I'm just guessing you may have recently (w/in the past few years) purchased a new special production model 7600 in .35 Whelen. If that's the case - then you have a traditional looking Blued/Walnut rifle w/ factory iron sights. Nice rifle! That said, you essentialy have a good close-in to mid-ranging gun that is dependable, packs pretty reasonable punch, not too harsh on recoil or wallet, with fast repeatability for follow-ups.

    Here is what I'd do if it were mine -

    1.) Keep it simple... not too many add-ons! I'd make sure I have a few extra loaded Magazines.

    2.) Be absolutely certain you bring along the essentials to keep your gun and scope combo looking attractive & in perfect working order... You will want to keep up on this! Effects like some waterproof bag or case, a little tape, mitten, or baloon for over the muzzle, scope caps or lens protection, basic cleaning Kit, lubricant/rust prevention, etc.

    3.) Find an over-the-counter ammunition loading that is both accurate with a bullet that is constructed for purpose. Practice w/ it! If you need more ammo once you arrive - it'll likely be here on stocking dealer's shelves.

    4.) Make sure your iron sights are dead-nuts on and reliable. You have 'em may as well be able to depend on them for back-up.

    5.) Your scope can be as simple as a good weatherproof 4x to some variable. I'd go 1.5-5x or 3-9x, picking a brand of reputation w/ lifetime waranty. Reasonings being --- IDing Moose a little easier, with the likely possibilities of brush-bustin' to open country visability.

    6.) Going beyond a bit... I think it is important HOW you go about mouting the scope!!!! I feel this is very key!!! I'd use a one piece picatinny rail as a base that allows you to select where the rings and scope can be situated on your gun. This system is better than having only a couple cross slots or none at all on many 2 piece bases. Works perfect with re-zeroing QD Leupold or Warne rings should you ever take the scope off and on.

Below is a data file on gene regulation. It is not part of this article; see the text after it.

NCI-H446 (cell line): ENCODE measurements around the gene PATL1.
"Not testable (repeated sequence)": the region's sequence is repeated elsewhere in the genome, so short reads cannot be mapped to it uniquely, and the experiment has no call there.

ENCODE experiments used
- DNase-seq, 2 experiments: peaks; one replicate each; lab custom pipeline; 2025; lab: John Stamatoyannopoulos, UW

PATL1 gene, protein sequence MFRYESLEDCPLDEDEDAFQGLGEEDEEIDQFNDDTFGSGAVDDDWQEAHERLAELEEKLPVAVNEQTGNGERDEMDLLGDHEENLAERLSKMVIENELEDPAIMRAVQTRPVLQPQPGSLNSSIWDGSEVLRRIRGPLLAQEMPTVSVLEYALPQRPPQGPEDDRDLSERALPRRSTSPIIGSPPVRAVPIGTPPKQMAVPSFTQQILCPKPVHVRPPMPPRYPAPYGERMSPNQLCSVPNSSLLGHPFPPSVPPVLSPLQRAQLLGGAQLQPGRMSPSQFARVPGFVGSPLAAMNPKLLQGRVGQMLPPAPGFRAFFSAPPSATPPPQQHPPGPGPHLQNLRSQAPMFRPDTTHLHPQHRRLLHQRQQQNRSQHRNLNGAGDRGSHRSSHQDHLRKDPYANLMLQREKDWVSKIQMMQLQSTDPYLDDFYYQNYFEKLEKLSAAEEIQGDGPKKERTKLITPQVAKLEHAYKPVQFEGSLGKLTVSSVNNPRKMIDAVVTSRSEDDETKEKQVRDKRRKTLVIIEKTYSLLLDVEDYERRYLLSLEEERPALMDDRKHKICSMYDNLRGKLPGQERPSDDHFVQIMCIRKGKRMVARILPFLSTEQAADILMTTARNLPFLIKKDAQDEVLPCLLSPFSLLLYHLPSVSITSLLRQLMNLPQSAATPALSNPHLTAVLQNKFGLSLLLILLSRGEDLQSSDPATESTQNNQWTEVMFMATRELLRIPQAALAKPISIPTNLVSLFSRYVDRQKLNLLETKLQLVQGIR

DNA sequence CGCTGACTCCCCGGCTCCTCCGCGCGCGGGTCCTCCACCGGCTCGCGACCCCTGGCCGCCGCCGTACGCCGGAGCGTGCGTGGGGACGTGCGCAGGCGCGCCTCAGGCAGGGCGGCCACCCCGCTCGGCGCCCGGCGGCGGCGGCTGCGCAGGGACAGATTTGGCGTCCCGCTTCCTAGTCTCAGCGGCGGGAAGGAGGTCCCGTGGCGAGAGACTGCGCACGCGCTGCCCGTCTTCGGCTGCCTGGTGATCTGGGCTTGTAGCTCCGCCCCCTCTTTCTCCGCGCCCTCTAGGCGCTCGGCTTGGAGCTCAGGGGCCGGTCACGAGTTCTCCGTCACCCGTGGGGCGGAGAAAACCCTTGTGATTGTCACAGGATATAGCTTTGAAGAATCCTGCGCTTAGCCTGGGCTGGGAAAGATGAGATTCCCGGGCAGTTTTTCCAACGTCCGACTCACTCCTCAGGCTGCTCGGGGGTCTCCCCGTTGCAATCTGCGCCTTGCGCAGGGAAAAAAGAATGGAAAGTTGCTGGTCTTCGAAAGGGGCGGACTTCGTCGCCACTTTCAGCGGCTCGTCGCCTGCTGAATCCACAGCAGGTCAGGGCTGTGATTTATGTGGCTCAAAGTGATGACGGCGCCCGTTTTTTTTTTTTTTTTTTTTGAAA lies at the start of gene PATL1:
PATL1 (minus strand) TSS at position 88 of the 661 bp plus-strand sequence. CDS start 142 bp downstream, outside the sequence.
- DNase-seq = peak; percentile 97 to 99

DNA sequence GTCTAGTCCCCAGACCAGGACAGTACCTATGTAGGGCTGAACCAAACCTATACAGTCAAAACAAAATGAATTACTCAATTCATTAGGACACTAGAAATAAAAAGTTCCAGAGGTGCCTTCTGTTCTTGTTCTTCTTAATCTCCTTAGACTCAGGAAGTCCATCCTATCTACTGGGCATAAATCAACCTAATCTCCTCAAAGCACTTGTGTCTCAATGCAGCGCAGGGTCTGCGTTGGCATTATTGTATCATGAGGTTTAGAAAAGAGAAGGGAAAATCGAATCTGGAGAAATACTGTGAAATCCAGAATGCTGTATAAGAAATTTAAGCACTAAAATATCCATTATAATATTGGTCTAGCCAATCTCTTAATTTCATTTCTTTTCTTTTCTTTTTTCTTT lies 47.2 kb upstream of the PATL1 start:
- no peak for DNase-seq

Hope this gives ya some good insight... enjoy -

    Brian Richardson

  7. #7
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    Default

    That sounds lika a very good plan.
    Smitty of the North
    Walk Slow, and Drink a Lotta Water.
    Has it ever occurred to you, that Nothing ever occurs to God? Adrien Rodgers.
    You can't out-give God.

  8. #8
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    Default

    I have done a lot of float hunting and what I have found is that you will be treed and shaded areas late in the evening. This will require a scope that picks up lot of light, I us a Zeiss 3x9x40.

    What we did is get up in the morning early then go and walk and set up and hunt. Come back get something to eat pack up and start floating then around 4pm starting looking for a good spot to get out make camp and do the evening hunt.

  9. #9

    Default any firearm

    I guess the Remington pumps and autos are sound but I think anything that you carry should be able to be torn down fast and easy , that's why Mausers are it for me in a bolt and Marlins in a lever . I've always thought a fast shooting Whelen would be great , but it has to function in tough situations .

  10. #10
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    Default

    Leupold. Done.

  11. #11
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    Default Scope

    I'll second that - Leupold!!!

  12. #12
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    Default

    I've had 2 7600's in 35whelen and the first sported a vari-x3 1.5x5 and the 2nd a vx2 2x7. I'd go with either one again in a heartbeat.

    The 7600 isnt a benchrest gun so keep it simple.